2 Oxford Rd | Kingston 5
Sat - 10am-3pm
The three pieces entitled ‘The Legend of Martha Brae’, ‘The Legend of the White Witch’ and ‘Poppy show’ all share a colonial theme. Collectively they span over two hundred years of Jamaican history, starting with the Spanish in the early sixteen hundreds and ending with the English in the early eighteen hundreds.
‘The Legend of Martha Brae’ describes the mystery surrounding the origins of the Martha Brae River in the parish of Trelawney. It was said that a Taino maiden who had been captured by the Spanish and ordered to lead them to the gold mines, led them to the source of the river instead. Fearing for her life and knowing that the cave was prone to flooding, she timed their visit to coincide with the seasonal flood rains. The rest is history.
‘The Legend of the White Witch’ is about the infamous Anne Palmer on the last night of her life. Here I’ve loosened the brushwork quite a bit, juxtaposing digital ‘oil’ with ‘ink’ in an attempt to capture the madness of the moment. Both pieces were done in solar powered, digital media and printed on watercolor paper.
‘Poppy Show’ uses traditional oil on hardboard. It describes the creolization process and how the ruling class has become so Europeanized that nobody wants to admit that any of their ancestors came over here on slave ships. It is hidden underneath a veneer of sophistication as one would hide an undergarment underneath a fine dress.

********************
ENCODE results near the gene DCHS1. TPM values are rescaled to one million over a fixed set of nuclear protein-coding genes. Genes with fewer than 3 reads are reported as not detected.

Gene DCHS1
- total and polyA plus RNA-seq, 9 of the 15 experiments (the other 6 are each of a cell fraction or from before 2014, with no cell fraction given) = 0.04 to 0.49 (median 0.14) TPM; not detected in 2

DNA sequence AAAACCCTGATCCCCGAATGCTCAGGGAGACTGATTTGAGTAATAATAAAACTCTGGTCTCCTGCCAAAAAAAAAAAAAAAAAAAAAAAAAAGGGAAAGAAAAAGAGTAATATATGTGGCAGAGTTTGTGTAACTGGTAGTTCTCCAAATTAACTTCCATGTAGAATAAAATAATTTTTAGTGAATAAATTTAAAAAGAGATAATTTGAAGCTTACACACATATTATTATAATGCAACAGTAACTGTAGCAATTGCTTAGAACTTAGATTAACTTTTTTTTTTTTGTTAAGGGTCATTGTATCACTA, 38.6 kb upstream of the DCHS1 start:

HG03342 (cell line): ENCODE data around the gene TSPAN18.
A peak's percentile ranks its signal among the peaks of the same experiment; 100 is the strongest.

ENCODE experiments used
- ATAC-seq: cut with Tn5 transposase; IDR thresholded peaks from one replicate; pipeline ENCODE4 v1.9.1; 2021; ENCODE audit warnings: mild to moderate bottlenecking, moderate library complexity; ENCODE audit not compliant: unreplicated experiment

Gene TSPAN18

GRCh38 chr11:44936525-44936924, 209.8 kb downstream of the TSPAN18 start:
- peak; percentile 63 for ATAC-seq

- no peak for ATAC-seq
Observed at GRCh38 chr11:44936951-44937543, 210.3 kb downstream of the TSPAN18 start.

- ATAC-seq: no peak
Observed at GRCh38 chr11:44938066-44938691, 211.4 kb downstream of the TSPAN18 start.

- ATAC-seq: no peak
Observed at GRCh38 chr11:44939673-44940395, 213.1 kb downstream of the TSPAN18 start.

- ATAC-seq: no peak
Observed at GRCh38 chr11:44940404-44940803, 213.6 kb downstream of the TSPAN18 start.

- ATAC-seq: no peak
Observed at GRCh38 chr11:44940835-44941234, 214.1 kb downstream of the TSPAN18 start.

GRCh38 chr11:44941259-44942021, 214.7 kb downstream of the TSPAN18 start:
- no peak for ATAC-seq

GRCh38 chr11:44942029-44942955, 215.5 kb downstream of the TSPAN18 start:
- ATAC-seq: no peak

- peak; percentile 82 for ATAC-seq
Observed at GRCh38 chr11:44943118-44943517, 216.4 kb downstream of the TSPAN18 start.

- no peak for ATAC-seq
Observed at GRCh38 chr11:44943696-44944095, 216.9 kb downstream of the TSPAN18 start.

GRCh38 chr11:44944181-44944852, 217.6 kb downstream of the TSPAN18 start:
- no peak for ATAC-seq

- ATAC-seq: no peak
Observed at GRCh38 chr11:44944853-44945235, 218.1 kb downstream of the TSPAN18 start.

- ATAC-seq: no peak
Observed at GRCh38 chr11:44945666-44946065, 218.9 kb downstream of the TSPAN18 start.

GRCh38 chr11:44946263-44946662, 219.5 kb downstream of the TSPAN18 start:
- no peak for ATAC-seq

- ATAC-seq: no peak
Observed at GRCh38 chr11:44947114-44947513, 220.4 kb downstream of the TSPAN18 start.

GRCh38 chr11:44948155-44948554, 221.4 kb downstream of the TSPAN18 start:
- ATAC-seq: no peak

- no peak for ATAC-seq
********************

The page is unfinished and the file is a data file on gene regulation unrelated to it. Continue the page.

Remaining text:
Born in Kingston, Jamaica in 1964, Andrea Haynes-Peart grew up both in the Bahamas and Kingston. She studied Fine Arts from 1983-1988 at Concordia University in Montreal, Canada and has exhibited in Jamaica and abroad since 1991. She has also illustrated 10 children’s books to date.
Formally trained as an illustrator and fine artist, Andrea studied both classical and contemporary techniques from egg tempera to acrylic and oil. She also studied computer graphics at a time when the medium was just emerging and graphic designers had to learn programming in binary code.
Andrea has moved from acrylics to oils and has now added digital oil painting to her repertoire. She considers this a new and exciting technique in improving the art of image making. Her work exudes a delicate sensuality and a lyrical realism with religious attention to detail. She communicates through the use of allegory and a universal iconography so that her work can be appreciated on a variety of levels.
Her last solo show entitled “Signs” opened successfully in 2006 to critical acclaim and was completely sold out within two hours. In 2009 she won the Jamaica Digital Arts Festival Competition and currently lectures at the Edna Manley College of the Visual and Performing Arts in Kingston, Jamaica.